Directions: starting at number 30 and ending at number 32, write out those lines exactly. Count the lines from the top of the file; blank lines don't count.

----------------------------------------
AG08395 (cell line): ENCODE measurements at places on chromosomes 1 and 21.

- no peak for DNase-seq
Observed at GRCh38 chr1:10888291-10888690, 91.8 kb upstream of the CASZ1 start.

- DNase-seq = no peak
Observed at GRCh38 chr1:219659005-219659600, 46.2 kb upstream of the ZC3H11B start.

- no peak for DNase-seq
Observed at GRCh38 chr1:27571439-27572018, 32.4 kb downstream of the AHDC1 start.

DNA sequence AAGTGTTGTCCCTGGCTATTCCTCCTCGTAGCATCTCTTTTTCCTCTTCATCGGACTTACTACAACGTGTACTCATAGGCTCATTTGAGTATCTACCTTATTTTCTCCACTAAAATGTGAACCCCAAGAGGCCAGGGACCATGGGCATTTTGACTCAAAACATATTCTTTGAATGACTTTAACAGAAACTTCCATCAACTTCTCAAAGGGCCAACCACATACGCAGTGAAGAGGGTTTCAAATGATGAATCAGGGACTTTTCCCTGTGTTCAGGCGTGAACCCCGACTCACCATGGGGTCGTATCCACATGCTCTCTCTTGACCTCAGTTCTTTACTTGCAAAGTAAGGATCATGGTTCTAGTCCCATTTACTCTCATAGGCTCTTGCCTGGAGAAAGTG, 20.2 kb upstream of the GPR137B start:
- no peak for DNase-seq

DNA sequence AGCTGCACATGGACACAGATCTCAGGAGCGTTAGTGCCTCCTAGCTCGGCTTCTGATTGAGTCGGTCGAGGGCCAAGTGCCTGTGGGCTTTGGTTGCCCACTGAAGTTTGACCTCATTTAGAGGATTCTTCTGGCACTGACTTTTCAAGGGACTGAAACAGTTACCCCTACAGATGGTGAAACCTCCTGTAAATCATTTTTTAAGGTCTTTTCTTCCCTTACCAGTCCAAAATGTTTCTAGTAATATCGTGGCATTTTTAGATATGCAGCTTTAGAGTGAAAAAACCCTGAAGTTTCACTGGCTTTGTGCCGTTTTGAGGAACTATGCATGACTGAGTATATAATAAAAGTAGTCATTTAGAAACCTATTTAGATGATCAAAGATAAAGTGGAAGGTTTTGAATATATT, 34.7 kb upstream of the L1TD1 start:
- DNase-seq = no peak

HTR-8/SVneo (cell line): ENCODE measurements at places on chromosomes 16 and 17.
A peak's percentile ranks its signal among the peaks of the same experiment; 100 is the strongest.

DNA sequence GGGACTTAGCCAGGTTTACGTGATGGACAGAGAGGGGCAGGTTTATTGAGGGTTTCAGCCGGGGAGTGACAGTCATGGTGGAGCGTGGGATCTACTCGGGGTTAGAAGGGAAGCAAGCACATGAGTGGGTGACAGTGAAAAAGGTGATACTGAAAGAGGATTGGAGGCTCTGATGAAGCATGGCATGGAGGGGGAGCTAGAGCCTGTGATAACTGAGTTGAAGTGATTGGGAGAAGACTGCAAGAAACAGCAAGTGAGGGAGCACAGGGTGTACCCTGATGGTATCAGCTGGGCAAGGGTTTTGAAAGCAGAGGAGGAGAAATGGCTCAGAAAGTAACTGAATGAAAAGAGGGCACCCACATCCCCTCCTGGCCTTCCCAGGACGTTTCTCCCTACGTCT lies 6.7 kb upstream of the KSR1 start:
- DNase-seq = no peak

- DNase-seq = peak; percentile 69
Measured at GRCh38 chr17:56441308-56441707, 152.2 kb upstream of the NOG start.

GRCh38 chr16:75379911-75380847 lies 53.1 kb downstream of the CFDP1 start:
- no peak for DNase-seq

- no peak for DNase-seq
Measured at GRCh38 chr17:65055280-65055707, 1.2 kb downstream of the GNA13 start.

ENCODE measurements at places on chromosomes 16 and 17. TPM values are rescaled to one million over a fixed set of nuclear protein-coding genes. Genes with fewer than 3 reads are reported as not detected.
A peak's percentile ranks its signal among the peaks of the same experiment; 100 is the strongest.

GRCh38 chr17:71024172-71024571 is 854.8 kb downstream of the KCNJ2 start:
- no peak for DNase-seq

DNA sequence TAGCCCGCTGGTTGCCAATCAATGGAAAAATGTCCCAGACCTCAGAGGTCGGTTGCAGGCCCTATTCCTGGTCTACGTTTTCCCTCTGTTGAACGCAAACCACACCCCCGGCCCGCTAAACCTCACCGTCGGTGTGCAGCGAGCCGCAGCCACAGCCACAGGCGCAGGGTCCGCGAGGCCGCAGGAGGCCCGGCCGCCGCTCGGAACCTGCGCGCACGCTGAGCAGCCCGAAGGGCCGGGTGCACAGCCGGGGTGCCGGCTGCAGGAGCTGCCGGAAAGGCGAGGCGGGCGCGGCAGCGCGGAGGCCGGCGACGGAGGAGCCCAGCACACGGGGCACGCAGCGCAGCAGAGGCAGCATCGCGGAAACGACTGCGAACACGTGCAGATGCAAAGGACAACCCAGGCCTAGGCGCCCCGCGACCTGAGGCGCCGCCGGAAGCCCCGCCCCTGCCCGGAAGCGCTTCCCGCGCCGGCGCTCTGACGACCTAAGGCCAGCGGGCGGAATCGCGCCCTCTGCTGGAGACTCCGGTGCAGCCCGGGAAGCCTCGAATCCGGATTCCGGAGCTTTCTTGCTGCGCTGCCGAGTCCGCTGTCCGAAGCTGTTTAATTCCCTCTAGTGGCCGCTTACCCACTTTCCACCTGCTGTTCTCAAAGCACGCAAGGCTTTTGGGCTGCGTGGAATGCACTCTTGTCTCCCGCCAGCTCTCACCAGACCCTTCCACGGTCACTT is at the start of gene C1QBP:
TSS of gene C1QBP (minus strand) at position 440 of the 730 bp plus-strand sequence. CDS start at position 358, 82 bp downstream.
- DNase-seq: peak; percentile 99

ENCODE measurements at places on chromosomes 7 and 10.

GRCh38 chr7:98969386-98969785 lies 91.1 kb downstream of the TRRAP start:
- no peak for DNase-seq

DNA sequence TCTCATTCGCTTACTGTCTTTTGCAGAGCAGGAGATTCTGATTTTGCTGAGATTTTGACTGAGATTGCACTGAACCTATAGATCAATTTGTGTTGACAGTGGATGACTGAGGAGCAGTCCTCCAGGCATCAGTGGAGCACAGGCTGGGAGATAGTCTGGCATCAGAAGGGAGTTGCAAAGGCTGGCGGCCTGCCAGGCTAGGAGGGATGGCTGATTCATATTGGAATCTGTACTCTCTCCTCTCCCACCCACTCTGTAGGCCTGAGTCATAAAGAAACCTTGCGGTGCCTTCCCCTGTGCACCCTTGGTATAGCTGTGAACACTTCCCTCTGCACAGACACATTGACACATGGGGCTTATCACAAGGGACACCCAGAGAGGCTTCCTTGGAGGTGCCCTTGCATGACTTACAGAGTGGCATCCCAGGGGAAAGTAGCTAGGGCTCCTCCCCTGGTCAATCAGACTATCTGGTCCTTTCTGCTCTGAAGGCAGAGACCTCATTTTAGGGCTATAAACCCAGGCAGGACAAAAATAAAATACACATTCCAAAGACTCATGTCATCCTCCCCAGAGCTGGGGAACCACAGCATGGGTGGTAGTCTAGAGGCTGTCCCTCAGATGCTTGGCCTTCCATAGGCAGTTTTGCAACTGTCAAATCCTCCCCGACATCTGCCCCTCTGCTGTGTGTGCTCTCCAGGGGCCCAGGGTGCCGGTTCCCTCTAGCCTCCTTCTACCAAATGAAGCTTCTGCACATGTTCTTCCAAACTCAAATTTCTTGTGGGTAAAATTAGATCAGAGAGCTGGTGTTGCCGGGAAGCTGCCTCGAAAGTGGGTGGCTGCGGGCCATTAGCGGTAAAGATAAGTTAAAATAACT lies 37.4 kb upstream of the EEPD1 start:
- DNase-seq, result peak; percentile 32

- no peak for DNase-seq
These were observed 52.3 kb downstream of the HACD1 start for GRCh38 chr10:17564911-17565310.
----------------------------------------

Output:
GRCh38 chr7:98969386-98969785 lies 91.1 kb downstream of the TRRAP start:
- no peak for DNase-seq

DNA sequence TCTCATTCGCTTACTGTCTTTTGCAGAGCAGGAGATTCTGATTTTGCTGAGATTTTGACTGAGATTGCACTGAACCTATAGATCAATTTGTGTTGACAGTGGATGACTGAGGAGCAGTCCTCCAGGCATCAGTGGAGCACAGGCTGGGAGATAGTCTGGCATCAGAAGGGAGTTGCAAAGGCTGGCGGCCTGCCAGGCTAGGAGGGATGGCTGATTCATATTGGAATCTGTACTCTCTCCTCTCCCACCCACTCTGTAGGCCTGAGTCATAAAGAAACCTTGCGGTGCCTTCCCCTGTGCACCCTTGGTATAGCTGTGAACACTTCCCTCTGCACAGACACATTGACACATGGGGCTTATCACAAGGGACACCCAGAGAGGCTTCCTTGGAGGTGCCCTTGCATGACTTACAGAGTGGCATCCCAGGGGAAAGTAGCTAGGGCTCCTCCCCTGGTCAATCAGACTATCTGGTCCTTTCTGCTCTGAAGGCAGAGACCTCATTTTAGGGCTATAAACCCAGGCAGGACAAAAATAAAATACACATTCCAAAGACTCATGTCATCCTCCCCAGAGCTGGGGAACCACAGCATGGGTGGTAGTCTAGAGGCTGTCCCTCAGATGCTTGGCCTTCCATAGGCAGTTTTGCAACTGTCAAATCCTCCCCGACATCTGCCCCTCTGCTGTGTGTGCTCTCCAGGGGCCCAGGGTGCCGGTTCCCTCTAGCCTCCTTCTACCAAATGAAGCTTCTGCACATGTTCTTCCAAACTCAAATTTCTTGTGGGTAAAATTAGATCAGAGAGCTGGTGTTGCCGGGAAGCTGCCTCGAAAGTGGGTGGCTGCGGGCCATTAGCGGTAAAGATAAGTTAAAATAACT lies 37.4 kb upstream of the EEPD1 start: